But an acrimonious strike in 1924 led to the entire staff being sacked and replaced. The Board of Governors brought in substitute staff to work including employees from Dublin. None of the original staff who went on strike ever returned to work there.
The most important people, however, at the Donegal District Lunatic Asylum were the patients, most of whom lived there for their entire lives. "There were some people who went in and never came out because they died and were buried in the grounds."
Still it offered much more than most of them would have been used to, Mr. Kelly maintained. The average residence in the 1870's or 1880's was lit with a rush lamp, had no sanitation and was damp while the daily diet never contained meat. And austere as the asylum looked, it provided heat and light and was dry. And there was also the food.
Mr. Kelly said he had spoken with a man who entered the hospital in the 1930's and had never eaten meat until he did so. "They lost a lot, their freedom and liberty and their dignity. But they also had light, heat, clothes and were dry."
The day itself was "quite dull" - breakfast served at 7.a.m. and the remainder a "fairly monotonous" experience for the patients.
But that was to change with the introduction of craft making and a range of work activities which helped improve the quality of life.
It didn't alter the perception of those on the outside of the huge walls. People were afraid of mental illness, fed by generations of fear. It was up to the authorities to get them to realise that things weren't as bad as they might have seemed and consequently concerts and an annual Spring Show were organised to attract people into the grounds.
The Mental Treatment Act of 1945 allowed some patients to go home and also introduced the concept of an outpatients clinic. Meanwhile, all the asylums in the country were inspected under new regulations which ensured conditions did not fall below standards.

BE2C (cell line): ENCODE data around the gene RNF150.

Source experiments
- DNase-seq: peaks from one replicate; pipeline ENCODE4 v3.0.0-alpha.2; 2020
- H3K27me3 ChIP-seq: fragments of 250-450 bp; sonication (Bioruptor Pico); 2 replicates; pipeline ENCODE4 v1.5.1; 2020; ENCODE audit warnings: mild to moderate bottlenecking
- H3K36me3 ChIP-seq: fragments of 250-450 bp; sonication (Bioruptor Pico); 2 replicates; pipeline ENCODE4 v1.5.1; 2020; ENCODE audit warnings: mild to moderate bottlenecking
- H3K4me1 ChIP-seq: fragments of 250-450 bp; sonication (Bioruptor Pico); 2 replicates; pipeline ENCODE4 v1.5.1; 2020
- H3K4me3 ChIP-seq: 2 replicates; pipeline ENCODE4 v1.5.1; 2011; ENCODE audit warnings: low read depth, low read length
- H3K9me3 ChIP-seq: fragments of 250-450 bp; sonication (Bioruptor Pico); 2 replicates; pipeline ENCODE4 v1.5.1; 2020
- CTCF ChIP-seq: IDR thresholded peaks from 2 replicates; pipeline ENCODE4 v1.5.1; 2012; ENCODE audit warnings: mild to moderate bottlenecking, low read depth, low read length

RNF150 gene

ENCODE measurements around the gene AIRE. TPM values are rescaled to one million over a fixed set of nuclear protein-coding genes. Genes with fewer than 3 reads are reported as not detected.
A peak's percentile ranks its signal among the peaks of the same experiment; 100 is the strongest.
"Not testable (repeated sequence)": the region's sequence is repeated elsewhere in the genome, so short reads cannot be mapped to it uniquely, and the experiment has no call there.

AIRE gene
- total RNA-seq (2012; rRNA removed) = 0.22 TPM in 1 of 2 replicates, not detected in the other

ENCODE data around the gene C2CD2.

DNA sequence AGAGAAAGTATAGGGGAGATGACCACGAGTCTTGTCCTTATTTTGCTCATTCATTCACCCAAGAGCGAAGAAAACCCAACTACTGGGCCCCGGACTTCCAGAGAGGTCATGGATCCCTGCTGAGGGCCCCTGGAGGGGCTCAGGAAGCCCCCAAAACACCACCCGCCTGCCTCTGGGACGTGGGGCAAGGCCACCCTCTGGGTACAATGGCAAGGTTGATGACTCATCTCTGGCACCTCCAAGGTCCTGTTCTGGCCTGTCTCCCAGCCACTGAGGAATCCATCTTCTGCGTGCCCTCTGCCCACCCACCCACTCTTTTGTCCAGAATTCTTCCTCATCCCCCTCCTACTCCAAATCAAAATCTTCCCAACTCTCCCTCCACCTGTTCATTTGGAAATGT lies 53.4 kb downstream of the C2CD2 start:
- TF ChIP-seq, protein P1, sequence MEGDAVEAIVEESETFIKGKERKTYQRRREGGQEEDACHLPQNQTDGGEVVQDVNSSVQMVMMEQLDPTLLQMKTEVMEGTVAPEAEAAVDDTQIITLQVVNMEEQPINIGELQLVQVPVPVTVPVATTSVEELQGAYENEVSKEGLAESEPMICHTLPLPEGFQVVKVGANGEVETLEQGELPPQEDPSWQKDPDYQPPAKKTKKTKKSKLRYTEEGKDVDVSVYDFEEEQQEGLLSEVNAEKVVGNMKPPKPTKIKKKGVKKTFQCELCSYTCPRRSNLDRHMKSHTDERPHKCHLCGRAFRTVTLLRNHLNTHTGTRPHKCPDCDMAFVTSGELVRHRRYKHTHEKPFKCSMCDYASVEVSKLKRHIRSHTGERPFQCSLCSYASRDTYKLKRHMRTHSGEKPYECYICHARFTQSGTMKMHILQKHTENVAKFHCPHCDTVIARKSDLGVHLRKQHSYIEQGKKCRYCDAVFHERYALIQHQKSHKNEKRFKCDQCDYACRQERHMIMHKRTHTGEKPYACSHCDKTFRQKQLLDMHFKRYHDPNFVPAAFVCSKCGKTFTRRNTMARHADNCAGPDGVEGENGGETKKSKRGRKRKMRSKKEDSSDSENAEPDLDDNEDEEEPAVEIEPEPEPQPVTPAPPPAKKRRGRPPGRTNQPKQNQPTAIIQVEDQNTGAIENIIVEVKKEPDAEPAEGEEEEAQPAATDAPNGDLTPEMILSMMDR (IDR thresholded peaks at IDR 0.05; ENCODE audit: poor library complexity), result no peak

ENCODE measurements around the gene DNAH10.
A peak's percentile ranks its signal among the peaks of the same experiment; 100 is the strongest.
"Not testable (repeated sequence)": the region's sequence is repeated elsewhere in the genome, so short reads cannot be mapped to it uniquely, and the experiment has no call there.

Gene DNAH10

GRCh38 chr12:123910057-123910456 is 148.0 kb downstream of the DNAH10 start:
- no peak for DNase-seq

Another development as far as the Letterkenny asylum was concerned was the building of a place of residence in the grounds of St. Conal's. "It was lavish even by Anglo-Irish Bank standards," the psychiatric nurse pointed out.
It featured two staircases so that the Resident Medical Superintendent wouldn't have to to meet staff on his way down the stairs for breakfast and there was also a bowling green and superbly appointed gardens. Today, the red brick building acts as a Day Hospital.
By the 1880's, the asylum building was unable to accommodate the numbers therein and two further wings were built. The so-called New Building was added in 1904 - ironically the only unit not in use today - and it was believed to be the first such construction to be wired for electricity in the county.
With a school of nursing established, the quality of life continued to improve for the patients. "Most of the residents had a positive experience," Mr. Kelly indicated.
"It's hard to believe when you look up there now that 145 years ago there was nothing there but a green field. It's a building that will still be standing when the NAMA buildings are gone!"
In the early 1980's the numbers of patients began to wind down and towards the end of 2010, the resident population had been reduced to nil from a peak at one time of around 800.